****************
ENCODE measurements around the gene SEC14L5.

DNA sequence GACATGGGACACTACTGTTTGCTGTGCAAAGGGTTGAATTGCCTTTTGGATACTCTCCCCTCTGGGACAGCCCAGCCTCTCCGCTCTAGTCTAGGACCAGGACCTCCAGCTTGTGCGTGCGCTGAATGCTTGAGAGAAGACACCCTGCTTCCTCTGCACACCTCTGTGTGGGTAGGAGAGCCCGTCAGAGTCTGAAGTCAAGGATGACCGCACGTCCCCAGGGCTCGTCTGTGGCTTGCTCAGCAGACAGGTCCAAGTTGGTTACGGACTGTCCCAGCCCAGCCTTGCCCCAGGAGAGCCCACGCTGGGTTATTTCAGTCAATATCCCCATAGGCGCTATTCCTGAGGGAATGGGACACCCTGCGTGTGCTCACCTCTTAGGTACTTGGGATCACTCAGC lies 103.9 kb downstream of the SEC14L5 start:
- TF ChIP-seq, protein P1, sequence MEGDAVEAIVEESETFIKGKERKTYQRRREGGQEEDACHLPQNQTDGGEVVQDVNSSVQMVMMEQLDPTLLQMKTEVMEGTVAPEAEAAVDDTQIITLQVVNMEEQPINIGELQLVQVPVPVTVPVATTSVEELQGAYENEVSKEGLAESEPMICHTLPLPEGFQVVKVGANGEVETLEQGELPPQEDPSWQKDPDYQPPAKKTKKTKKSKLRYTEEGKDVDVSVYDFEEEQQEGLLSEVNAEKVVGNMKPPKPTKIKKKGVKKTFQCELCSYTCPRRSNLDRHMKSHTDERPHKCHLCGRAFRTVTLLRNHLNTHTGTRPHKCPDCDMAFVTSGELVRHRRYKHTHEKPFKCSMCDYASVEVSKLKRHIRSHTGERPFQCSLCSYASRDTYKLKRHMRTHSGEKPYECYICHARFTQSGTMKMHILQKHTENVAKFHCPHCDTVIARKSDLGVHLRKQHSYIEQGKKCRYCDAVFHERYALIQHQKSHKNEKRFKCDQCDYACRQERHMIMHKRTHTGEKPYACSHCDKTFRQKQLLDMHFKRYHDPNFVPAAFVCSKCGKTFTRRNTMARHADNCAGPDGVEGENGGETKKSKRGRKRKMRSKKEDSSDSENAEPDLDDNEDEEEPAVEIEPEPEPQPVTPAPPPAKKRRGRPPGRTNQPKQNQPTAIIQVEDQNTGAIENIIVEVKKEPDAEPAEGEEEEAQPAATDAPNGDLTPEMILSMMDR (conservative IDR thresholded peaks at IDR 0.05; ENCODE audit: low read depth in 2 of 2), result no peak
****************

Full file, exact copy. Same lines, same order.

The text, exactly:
ENCODE measurements around the gene SEC14L5.

DNA sequence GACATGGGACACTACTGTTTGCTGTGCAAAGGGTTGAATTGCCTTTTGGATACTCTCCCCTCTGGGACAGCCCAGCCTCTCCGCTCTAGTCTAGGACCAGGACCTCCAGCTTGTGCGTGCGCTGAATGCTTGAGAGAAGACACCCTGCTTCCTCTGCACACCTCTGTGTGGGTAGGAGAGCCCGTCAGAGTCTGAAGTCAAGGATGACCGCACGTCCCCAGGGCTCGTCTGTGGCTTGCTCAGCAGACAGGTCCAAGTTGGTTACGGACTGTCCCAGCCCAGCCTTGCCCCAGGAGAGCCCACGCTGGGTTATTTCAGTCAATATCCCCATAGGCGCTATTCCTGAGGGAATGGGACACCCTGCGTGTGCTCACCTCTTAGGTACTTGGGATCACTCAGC lies 103.9 kb downstream of the SEC14L5 start:
- TF ChIP-seq, protein P1, sequence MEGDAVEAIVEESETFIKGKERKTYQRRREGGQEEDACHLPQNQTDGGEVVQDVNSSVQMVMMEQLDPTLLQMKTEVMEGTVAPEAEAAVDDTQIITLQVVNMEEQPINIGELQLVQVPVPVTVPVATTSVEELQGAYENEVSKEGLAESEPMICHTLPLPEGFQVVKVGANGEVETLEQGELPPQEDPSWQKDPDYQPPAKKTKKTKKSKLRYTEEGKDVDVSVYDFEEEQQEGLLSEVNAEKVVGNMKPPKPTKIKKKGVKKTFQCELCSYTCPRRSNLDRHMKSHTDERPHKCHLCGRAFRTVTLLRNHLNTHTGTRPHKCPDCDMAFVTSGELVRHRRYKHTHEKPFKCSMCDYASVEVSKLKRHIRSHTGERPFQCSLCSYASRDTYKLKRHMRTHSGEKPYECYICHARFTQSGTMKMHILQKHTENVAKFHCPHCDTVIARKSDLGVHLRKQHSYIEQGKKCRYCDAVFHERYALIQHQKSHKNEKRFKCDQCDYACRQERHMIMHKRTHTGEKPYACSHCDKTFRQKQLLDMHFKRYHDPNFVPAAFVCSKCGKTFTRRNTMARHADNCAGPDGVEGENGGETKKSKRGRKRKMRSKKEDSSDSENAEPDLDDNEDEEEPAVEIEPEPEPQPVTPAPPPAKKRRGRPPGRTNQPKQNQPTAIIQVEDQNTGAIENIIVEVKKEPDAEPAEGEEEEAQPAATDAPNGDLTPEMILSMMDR (conservative IDR thresholded peaks at IDR 0.05; ENCODE audit: low read depth in 2 of 2), result no peak